FILE - Candle light vigil in memory of Nepal conflict victims. Photo: Nepal Conflict Report, 2012
Conflict victims of the decade long insurgency have been waiting for justice from the state. The government had formed the Truth and Reconciliation Commission (TRC) and the Commission of Investigation on Enforced Disappeared Persons (CIEDP) two years ago. All the members were picked and nominated under the major parties’ quota system. Now the process of one year extension of these bodies tenure is in progress. However, conflict victims have cast doubts over their efficacies because of their political affiliations “Conflict victims question TRC’s efficacy” (THT, February 7, Page 1). Both the commissions have not yet been able to produce any concrete results even after collecting thousands of conflict-era complaints from the affected people. Internal rifts among the members of these transitional justice bodies surfacing from time to time does not give a positive indication of its capabilities of settling Maoist insurgency-era pending cases soon. Both TRC and CIEDP have completely failed so far to investigate such complaints. It was said from the very beginning of their formations that they should be free from political interference. Having said that, they could not be free from the major parties’ political influences and they have not been able to perform according to domestic laws and international norms and practices. People have started saying that unless these bodies are kept free from major parties’ political influence it does not make sense to extend their terms for another one year. The law pertaining to these bodies is yet to be amended for them to act properly. The government is still reluctant to amend the law and equip these bodies with necessary human resources and other logistics. For these reasons, these bodies will continue to be inactive. As a result, the victims will not get fair justice prompting enmity against the state and the perpetrators. If this situation arises, the chances of social disharmony among the people will start surfacing causing the community to disintegrate. Time has come for the government and major political parties to be serious and committed to make these bodies free from their political influences, enact the laws and equip them with adequate human resources at the soonest possible. Rai Biren Bangdel, Maharjgunj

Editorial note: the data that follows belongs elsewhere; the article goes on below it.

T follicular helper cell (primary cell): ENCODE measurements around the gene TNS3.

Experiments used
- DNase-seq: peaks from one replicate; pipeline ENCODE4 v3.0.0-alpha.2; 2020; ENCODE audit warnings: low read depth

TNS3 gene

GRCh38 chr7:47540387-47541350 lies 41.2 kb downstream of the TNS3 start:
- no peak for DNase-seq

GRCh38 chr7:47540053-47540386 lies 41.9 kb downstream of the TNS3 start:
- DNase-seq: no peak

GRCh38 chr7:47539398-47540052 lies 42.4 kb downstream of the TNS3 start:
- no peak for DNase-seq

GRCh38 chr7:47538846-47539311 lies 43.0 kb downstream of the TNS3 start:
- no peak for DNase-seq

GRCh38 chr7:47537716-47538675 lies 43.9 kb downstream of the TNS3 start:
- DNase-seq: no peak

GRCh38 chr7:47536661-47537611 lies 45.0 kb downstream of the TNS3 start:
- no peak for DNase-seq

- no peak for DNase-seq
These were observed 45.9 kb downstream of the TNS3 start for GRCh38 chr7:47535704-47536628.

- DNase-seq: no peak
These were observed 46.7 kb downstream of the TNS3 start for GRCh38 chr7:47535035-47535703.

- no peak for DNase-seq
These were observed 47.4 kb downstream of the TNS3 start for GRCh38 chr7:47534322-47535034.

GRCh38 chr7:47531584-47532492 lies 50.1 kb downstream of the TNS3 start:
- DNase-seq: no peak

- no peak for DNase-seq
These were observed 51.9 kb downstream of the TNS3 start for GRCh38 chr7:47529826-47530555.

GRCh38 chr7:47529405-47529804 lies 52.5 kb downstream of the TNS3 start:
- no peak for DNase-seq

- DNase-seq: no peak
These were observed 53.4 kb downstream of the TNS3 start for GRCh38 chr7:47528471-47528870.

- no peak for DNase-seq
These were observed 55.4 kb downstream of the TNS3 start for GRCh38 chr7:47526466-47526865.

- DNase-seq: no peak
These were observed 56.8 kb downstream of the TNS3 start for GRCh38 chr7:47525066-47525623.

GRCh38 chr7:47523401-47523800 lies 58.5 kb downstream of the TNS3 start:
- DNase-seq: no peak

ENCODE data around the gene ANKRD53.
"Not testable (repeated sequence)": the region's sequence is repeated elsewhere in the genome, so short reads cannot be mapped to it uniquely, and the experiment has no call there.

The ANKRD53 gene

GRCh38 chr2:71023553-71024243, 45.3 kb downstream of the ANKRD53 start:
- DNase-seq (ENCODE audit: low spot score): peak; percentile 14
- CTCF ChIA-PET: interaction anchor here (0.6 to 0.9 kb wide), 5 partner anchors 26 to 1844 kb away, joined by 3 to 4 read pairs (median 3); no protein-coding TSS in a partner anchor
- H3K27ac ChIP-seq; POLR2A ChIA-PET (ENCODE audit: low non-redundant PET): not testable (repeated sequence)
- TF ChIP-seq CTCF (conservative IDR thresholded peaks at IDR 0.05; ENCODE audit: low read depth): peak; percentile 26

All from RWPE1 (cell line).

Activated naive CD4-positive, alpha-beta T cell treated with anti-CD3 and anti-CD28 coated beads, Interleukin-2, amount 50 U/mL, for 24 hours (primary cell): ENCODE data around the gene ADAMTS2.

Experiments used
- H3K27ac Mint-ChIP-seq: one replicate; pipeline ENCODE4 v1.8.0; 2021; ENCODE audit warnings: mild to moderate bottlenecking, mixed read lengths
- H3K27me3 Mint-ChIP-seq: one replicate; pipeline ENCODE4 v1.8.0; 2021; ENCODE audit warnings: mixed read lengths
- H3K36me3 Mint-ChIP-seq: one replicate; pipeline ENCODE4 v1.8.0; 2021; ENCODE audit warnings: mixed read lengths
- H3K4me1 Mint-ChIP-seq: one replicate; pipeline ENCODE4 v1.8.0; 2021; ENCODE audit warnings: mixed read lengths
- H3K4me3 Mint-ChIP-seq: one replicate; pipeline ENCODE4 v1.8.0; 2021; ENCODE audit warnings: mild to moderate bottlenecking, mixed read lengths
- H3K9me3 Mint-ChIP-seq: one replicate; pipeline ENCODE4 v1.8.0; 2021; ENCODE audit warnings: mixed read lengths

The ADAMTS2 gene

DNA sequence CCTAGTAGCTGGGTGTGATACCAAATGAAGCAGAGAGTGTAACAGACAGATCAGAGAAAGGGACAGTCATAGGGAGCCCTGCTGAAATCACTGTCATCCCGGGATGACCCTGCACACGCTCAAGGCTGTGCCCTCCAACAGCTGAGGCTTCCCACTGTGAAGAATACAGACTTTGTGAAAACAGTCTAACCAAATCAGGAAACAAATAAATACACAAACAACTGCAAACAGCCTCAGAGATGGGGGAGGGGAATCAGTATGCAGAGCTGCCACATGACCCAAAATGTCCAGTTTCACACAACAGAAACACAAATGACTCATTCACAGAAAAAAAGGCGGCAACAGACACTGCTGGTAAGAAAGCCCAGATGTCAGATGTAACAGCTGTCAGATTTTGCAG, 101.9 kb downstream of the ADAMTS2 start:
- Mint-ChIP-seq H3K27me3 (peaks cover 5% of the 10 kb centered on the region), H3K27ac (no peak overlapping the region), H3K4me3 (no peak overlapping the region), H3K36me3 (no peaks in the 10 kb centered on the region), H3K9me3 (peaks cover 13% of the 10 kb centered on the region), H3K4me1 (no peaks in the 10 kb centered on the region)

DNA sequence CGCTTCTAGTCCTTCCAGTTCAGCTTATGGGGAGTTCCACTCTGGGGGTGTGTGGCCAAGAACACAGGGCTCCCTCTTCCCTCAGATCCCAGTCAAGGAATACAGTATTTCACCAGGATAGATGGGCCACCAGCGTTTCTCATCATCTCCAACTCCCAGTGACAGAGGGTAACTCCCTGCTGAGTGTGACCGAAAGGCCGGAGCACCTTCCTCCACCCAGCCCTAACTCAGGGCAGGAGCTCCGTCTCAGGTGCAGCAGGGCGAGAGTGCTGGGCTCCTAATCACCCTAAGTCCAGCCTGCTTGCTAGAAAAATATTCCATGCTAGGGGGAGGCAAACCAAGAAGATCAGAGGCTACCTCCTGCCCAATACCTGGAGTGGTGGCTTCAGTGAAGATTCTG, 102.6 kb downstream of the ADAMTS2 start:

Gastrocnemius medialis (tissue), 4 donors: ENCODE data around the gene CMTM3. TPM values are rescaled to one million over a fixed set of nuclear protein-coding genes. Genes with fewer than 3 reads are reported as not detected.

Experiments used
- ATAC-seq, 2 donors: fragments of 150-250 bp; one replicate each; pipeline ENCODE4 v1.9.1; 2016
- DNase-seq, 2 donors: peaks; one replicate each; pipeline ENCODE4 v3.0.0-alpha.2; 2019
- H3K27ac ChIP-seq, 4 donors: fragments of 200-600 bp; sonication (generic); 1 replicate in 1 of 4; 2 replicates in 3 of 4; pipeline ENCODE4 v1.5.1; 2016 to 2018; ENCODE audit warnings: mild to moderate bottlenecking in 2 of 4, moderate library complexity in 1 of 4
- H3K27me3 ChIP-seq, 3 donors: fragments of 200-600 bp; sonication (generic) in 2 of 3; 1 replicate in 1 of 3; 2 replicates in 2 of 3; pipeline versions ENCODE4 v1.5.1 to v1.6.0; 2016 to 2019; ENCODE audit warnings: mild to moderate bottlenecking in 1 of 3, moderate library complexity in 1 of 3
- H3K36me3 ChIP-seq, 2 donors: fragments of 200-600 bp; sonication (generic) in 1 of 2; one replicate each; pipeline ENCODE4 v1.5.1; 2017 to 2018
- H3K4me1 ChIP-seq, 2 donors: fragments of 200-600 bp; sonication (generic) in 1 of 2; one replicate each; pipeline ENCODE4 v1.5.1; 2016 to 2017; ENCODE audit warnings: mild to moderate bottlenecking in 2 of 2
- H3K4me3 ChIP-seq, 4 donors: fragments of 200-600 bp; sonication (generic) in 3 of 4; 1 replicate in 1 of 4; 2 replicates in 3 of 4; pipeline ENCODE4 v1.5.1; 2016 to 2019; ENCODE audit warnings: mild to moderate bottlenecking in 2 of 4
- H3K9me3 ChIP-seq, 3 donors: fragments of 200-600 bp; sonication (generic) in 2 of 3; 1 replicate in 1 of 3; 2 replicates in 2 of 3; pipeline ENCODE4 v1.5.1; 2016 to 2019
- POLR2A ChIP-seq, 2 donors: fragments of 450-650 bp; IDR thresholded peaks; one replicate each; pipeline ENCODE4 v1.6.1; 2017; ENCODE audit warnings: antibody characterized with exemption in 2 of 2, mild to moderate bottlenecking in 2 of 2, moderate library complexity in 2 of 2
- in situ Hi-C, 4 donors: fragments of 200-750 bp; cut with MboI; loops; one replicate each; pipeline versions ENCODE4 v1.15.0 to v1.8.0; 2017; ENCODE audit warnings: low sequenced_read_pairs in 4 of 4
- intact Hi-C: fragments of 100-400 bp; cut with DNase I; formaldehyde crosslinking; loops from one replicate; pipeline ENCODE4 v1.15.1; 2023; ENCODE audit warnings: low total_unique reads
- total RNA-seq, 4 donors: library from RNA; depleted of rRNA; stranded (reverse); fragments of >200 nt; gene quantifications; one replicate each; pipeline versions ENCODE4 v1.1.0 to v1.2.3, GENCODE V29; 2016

Untrue It is said that Nepal is an agriculture-based country. Almost 65 per cent of the people depend on agriculture. To inspire farmers in the agriculture sector the media should carry various news and views in their publications about the new technology and methods being applied in the agriculture sector, but shouldn’t miss to inform anyone on these. But THT published a picture of Salyantar, Lalitpur with a wrong caption reading “Farmers harvesting potatoes on their field” (THT, February 6, Page 2). They were actually planting potatoes in their fields, not harvesting potatoes. Jaganath Sujakhu, Bhaktapur